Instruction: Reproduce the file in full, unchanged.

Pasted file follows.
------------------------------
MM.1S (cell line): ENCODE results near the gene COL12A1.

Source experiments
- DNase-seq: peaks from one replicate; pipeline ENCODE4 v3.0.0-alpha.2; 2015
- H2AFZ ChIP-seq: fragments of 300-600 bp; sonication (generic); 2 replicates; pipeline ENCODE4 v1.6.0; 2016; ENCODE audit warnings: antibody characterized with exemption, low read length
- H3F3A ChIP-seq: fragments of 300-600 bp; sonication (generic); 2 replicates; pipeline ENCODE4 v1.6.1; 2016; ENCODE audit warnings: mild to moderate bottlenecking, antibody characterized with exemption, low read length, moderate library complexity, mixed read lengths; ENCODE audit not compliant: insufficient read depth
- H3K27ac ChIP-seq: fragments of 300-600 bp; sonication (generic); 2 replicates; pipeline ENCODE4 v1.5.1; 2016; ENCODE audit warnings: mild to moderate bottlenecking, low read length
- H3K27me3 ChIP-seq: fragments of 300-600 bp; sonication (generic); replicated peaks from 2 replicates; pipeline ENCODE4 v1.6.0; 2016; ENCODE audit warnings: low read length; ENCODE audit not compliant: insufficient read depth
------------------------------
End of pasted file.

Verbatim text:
MM.1S (cell line): ENCODE results near the gene COL12A1.

Source experiments
- DNase-seq: peaks from one replicate; pipeline ENCODE4 v3.0.0-alpha.2; 2015
- H2AFZ ChIP-seq: fragments of 300-600 bp; sonication (generic); 2 replicates; pipeline ENCODE4 v1.6.0; 2016; ENCODE audit warnings: antibody characterized with exemption, low read length
- H3F3A ChIP-seq: fragments of 300-600 bp; sonication (generic); 2 replicates; pipeline ENCODE4 v1.6.1; 2016; ENCODE audit warnings: mild to moderate bottlenecking, antibody characterized with exemption, low read length, moderate library complexity, mixed read lengths; ENCODE audit not compliant: insufficient read depth
- H3K27ac ChIP-seq: fragments of 300-600 bp; sonication (generic); 2 replicates; pipeline ENCODE4 v1.5.1; 2016; ENCODE audit warnings: mild to moderate bottlenecking, low read length
- H3K27me3 ChIP-seq: fragments of 300-600 bp; sonication (generic); replicated peaks from 2 replicates; pipeline ENCODE4 v1.6.0; 2016; ENCODE audit warnings: low read length; ENCODE audit not compliant: insufficient read depth